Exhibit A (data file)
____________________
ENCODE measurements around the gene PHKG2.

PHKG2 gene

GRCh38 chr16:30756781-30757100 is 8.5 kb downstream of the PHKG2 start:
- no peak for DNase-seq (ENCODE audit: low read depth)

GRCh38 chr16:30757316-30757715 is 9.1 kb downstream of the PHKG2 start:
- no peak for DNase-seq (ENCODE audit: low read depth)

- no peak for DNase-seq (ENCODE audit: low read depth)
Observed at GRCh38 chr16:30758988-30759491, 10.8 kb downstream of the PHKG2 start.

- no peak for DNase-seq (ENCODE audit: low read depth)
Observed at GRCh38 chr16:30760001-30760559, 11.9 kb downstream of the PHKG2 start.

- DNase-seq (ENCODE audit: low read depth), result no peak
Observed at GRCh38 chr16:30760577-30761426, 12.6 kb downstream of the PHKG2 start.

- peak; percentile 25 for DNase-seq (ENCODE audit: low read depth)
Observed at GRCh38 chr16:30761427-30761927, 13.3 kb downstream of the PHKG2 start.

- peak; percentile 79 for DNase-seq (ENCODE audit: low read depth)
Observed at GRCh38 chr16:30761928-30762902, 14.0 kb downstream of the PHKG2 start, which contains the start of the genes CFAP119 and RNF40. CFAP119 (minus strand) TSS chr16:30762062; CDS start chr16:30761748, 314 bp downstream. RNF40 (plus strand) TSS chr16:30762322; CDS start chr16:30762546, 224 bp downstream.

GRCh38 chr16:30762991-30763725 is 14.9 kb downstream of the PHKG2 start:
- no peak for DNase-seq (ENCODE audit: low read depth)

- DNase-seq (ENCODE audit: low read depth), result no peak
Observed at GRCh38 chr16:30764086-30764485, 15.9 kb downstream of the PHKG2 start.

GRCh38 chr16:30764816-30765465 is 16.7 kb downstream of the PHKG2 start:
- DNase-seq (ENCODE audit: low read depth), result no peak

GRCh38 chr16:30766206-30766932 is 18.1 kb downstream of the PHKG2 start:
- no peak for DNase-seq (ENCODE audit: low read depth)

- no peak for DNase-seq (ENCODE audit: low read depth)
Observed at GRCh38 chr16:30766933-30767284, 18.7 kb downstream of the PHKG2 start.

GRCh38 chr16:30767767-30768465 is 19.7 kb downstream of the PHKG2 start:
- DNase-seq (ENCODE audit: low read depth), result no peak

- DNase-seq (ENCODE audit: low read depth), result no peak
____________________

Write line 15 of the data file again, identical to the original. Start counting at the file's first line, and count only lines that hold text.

- peak; percentile 79 for DNase-seq (ENCODE audit: low read depth)